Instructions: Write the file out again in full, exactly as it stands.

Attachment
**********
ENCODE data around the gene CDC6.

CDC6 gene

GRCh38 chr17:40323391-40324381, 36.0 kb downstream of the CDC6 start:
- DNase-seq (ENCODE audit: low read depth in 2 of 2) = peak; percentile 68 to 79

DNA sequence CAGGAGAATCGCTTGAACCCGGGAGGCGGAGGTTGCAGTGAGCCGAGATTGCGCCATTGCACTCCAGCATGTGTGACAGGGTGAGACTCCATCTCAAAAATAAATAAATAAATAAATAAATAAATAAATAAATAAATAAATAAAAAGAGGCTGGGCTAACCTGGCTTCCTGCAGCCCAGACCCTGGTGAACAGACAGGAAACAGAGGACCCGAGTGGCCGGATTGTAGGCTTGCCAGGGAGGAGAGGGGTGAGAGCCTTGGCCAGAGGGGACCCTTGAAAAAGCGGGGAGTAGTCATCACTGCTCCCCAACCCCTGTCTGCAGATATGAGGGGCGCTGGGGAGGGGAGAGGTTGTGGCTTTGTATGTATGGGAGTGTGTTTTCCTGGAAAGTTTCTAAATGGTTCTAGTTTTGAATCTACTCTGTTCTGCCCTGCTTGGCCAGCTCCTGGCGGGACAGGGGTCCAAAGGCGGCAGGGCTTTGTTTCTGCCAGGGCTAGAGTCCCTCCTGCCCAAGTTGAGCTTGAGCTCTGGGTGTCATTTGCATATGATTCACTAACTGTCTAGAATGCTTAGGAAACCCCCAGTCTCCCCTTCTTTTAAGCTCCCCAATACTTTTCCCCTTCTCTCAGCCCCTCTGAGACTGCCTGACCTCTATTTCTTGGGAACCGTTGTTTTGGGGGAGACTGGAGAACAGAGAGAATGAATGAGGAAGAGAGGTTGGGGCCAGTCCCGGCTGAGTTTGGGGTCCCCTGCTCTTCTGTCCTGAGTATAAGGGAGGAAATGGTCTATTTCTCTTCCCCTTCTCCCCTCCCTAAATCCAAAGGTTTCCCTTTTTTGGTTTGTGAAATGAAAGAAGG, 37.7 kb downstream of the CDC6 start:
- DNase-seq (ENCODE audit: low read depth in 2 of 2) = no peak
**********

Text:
ENCODE data around the gene CDC6.

CDC6 gene

GRCh38 chr17:40323391-40324381, 36.0 kb downstream of the CDC6 start:
- DNase-seq (ENCODE audit: low read depth in 2 of 2) = peak; percentile 68 to 79

DNA sequence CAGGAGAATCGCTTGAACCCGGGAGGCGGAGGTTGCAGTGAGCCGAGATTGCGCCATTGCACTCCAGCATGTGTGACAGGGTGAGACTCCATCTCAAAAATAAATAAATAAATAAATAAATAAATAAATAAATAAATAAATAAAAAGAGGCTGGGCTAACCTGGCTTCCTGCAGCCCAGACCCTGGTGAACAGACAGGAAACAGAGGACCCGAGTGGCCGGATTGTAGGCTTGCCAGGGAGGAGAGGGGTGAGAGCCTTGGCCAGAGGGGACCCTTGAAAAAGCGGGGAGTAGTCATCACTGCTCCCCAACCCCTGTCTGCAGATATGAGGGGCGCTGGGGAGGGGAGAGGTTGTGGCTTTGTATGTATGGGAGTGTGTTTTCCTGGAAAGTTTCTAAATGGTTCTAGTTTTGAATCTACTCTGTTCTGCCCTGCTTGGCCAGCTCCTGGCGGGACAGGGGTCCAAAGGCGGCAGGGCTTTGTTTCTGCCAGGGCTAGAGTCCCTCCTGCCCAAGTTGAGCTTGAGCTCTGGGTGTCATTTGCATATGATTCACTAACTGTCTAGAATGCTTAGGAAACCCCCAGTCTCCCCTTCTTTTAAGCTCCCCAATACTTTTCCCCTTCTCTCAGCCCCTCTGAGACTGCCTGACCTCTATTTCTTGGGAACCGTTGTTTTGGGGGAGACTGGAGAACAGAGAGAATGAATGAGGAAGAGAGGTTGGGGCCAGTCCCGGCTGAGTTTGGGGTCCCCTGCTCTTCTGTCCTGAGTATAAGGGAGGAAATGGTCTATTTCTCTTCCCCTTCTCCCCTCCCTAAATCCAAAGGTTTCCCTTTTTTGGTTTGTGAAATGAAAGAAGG, 37.7 kb downstream of the CDC6 start:
- DNase-seq (ENCODE audit: low read depth in 2 of 2) = no peak